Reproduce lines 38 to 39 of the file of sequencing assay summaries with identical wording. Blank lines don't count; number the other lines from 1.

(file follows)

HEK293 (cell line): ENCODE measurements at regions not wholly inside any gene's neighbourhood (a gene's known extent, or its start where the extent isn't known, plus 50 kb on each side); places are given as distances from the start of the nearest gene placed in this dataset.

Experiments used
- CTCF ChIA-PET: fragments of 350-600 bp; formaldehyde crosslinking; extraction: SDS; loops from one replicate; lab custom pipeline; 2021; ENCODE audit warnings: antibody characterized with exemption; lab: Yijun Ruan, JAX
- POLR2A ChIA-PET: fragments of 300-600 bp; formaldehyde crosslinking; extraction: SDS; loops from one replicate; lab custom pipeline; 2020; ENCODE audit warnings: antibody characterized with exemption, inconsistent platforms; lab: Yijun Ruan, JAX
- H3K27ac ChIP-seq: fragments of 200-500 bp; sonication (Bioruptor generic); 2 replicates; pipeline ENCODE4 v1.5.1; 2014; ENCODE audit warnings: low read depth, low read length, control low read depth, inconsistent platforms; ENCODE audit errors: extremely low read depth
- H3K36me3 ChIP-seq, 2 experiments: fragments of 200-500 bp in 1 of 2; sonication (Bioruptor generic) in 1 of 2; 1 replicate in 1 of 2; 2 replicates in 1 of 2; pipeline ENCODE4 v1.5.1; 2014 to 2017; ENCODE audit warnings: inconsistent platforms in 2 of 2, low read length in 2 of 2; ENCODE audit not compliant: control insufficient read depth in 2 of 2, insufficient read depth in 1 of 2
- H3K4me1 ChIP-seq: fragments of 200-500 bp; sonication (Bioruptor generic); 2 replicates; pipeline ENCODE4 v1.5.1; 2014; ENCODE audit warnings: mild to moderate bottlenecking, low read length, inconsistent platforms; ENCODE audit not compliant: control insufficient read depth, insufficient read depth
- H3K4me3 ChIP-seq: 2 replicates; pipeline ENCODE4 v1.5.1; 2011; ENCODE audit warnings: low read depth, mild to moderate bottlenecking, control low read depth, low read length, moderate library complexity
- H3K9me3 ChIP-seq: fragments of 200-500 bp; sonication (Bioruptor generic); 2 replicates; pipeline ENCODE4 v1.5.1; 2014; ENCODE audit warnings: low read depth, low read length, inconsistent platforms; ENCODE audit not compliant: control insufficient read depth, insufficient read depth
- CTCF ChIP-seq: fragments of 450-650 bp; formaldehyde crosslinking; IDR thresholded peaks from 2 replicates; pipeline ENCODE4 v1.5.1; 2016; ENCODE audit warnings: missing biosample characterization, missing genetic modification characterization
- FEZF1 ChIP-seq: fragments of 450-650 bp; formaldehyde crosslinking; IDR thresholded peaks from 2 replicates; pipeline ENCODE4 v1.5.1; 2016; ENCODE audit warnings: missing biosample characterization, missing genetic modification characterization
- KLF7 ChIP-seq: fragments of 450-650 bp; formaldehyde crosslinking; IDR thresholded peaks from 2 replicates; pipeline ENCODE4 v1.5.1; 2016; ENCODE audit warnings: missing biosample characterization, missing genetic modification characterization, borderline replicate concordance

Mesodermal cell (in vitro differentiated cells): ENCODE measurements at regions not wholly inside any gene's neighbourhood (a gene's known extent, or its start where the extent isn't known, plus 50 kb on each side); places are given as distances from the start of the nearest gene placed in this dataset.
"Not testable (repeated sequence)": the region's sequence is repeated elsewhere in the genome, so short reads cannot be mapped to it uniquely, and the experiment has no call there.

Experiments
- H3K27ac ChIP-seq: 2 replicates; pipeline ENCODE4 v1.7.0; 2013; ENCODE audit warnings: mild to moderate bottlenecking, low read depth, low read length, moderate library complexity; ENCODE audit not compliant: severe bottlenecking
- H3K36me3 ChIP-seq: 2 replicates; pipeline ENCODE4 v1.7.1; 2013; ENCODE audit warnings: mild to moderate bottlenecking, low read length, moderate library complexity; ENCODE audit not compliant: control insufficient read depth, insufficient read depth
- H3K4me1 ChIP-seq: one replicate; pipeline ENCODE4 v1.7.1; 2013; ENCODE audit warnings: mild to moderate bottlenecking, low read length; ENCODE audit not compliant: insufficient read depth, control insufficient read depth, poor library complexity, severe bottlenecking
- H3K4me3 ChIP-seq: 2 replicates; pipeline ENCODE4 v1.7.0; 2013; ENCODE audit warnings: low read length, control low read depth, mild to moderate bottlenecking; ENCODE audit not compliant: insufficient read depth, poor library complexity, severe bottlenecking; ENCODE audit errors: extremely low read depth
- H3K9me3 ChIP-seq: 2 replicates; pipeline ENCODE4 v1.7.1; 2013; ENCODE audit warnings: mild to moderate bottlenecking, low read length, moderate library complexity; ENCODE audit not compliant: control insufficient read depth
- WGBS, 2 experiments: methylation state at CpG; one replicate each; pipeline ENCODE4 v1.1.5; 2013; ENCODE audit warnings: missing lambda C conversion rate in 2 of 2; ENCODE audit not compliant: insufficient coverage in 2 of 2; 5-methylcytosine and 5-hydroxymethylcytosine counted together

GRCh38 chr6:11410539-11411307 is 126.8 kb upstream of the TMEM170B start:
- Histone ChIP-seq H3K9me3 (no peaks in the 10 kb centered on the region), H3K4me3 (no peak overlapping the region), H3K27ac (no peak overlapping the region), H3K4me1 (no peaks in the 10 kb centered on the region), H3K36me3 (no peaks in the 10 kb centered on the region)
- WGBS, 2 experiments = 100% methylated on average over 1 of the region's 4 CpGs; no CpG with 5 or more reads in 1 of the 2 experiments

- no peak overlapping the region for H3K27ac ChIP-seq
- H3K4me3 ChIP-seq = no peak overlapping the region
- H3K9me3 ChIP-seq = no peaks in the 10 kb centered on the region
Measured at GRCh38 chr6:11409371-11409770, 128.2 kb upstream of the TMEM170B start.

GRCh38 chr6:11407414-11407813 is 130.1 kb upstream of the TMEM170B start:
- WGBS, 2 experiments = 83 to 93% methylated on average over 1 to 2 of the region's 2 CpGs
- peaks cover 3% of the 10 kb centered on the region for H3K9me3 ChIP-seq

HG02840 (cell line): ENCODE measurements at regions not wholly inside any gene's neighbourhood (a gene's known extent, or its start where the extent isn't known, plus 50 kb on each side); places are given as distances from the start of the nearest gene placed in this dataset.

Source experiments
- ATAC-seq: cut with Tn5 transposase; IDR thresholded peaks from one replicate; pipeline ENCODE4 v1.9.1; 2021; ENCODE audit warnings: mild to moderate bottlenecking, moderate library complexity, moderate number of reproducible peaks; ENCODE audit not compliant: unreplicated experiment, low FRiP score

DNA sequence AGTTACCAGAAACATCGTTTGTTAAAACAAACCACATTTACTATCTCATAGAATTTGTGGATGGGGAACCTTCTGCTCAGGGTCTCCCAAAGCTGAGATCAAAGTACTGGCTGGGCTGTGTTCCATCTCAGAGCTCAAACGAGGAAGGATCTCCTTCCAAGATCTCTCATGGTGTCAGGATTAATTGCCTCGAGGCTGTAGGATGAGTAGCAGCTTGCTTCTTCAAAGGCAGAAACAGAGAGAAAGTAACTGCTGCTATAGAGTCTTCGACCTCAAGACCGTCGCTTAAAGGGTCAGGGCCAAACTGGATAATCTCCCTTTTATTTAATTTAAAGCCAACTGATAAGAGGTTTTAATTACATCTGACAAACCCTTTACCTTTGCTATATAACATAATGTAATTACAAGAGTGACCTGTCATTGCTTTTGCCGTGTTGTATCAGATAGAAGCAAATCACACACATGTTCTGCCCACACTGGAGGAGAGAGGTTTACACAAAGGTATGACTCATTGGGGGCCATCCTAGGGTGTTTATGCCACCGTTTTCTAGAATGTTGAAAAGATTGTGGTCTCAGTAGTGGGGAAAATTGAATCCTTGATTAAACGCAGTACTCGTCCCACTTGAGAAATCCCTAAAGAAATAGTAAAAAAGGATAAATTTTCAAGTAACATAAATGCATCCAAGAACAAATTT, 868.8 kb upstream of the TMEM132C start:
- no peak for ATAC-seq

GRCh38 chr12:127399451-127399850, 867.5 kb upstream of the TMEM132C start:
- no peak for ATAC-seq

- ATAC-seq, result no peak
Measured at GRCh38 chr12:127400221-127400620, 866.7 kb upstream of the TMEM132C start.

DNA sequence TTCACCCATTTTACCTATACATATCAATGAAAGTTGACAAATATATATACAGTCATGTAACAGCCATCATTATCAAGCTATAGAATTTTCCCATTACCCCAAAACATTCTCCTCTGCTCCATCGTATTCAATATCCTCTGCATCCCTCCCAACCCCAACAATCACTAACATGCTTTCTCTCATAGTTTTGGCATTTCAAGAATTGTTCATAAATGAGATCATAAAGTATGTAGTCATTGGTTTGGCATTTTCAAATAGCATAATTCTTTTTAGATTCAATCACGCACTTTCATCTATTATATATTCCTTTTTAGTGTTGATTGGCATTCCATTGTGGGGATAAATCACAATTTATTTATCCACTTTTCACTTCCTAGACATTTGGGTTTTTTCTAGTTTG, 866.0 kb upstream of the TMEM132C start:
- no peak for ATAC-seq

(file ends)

- no peak for ATAC-seq

- ATAC-seq, result no peak